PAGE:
BRISBANE, Australia – Residents of two Australian towns waited anxiously behind levies and walls of sandbags on Sunday to find out if they would become the latest victims of the country's huge floods.
About 20 buildings in low-lying areas of Maryborough, home to about 22,000 people, were expected to be inundated when the swollen river running through the town peaks later Sunday, though the threat was not major.
Mayor Mick Kruger said a levy bank had been built in the town's main street.
"A number of businesses ... will have floodwaters in their basements," he said.
In St. George town further inland, residents waited for floodwaters to start receding after topping out on Saturday below the level that forecasters had earlier expected. About 10 houses were believed to be affected, including one that was flooded Saturday when a levy around it collapsed, Australian Broadcasting Corp. radio reported.
Heavy rain was still falling Sunday on parts of waterlogged Queensland state, which officials say has almost no capacity to absorb more water after weeks of drenching weather submerged an area the size of Germany and France combined.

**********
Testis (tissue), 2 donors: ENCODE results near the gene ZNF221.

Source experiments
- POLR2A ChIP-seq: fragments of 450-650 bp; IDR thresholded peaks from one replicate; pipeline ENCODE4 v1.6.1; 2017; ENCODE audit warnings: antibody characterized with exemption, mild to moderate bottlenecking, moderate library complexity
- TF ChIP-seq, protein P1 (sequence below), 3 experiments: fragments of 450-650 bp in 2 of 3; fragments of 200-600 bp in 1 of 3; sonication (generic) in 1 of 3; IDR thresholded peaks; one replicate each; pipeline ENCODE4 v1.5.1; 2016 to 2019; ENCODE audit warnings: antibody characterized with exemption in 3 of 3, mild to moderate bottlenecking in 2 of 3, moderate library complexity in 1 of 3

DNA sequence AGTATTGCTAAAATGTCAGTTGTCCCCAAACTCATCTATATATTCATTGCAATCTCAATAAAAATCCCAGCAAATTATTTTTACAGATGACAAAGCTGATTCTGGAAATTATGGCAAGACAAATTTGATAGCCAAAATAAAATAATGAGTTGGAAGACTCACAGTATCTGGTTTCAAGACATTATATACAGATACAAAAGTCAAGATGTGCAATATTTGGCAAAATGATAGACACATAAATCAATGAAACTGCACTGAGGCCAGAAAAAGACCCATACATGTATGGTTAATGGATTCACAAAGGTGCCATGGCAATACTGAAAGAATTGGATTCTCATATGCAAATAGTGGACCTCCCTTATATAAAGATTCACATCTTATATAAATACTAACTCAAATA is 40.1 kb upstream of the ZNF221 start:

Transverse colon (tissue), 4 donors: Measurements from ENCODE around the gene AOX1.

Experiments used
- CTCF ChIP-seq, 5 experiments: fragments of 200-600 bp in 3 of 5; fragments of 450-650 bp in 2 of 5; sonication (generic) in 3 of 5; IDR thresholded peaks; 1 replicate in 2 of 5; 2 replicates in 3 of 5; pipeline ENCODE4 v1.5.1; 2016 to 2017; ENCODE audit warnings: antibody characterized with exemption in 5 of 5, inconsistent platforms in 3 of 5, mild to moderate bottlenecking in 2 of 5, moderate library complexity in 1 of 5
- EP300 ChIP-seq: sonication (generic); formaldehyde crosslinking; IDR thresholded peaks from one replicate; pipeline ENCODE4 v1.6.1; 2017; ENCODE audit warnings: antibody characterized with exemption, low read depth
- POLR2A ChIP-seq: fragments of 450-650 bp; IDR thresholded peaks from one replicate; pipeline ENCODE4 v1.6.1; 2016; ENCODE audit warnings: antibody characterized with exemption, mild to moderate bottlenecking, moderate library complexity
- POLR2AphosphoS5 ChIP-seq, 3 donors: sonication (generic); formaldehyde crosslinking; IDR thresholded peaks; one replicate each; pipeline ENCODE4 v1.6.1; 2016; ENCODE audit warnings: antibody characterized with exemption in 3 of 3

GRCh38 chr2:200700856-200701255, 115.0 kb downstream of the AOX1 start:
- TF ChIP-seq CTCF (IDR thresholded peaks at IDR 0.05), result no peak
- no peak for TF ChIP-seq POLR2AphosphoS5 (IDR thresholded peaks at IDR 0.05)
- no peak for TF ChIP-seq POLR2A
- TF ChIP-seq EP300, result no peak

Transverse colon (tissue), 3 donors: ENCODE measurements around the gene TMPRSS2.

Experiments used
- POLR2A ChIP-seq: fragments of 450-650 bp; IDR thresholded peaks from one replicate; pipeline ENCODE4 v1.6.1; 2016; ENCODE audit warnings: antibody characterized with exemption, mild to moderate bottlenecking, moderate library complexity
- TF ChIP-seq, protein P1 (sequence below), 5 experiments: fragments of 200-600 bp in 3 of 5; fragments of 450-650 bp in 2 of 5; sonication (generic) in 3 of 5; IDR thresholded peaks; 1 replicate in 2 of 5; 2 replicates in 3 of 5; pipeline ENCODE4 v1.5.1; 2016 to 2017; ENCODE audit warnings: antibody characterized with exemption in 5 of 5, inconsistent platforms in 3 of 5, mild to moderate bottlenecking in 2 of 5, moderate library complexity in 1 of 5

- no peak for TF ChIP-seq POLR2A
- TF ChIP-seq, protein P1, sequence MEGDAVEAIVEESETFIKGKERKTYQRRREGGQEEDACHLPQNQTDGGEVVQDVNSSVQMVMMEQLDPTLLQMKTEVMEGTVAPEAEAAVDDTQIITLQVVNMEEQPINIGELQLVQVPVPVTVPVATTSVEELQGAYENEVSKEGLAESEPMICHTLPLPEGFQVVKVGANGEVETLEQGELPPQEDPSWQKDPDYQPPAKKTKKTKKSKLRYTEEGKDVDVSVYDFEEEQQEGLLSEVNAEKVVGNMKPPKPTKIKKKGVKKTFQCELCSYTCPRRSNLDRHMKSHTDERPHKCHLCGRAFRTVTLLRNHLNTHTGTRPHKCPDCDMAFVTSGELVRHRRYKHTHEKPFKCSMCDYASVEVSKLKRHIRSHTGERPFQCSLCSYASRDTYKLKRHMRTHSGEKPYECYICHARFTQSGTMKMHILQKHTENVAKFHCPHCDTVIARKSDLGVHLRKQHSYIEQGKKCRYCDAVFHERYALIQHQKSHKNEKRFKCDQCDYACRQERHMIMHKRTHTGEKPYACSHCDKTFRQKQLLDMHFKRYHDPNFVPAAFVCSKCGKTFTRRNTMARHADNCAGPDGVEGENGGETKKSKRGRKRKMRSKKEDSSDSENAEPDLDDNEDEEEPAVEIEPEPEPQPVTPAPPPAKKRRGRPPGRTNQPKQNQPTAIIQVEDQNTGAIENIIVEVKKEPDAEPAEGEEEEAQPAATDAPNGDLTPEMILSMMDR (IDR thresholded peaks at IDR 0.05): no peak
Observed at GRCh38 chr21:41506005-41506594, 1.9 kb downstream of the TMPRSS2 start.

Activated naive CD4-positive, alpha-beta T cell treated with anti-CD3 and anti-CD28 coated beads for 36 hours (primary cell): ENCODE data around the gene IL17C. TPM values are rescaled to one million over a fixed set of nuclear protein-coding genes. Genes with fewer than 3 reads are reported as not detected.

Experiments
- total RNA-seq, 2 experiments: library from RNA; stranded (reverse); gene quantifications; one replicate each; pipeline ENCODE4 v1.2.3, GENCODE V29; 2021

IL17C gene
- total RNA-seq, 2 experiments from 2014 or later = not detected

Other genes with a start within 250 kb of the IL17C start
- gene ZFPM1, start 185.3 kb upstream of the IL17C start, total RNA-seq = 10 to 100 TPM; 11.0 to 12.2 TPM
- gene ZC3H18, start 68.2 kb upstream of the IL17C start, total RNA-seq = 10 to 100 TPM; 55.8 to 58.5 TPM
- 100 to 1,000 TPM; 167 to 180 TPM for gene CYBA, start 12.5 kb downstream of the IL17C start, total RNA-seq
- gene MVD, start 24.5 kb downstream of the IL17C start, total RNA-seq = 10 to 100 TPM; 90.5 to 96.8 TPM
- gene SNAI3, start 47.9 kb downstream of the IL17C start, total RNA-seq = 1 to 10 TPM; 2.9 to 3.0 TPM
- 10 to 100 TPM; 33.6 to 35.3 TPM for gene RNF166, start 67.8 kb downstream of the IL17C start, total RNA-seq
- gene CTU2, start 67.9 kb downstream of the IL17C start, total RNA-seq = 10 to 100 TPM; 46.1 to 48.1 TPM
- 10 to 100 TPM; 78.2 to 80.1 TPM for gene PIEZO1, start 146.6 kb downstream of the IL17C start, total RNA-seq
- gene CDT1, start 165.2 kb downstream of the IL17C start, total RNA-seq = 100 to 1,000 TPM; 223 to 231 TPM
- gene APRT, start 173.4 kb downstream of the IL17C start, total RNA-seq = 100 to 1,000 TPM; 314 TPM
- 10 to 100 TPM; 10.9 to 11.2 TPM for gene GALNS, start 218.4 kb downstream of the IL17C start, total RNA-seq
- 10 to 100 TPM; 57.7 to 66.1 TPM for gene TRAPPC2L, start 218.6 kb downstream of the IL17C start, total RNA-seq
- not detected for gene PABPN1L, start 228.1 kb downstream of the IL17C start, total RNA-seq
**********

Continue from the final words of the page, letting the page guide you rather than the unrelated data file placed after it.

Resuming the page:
Ten people have died since late November and about 200,000 have been affected by the floods. Roads and rail lines have been cut, Queensland's big-exporting coal industry has virtually shut down, and cattle ranching and farming across a large part of the state are at a standstill.
Officials say the rain falling now is not expected to make the crisis significantly worse, and a massive relief operation has moved from emergency operations to recovery.
Residents of some of the 40 affected towns have returned home and begun mopping up sludge left behind by the floods, while others — like in the biggest community hit, the city of Rockhampton that is home to 75,000 people — are waiting for floodwaters to recede to start the clean up. Officials say it will be another week before the river level drops.
Prime Minister Julia Gillard flew Saturday to several towns cut off by floodwaters or partially underwater, and sought to reassure residents their towns would be restored. The army general in charge of the operation says it might take years to fix all the damaged roads, rail lines and bridges.
Queensland officials have said the price of rebuilding homes, businesses and infrastructure, coupled with economic losses, could be as high as $5 billion.
Australia's worst flooding in some 50 years was caused by tropical rains that fell for days, starting just before Christmas. Some 1,200 homes were inundated and almost 11,000 more have water damage. Nearly 4,000 people were evacuated, and many are still staying with friends or in relief shelters.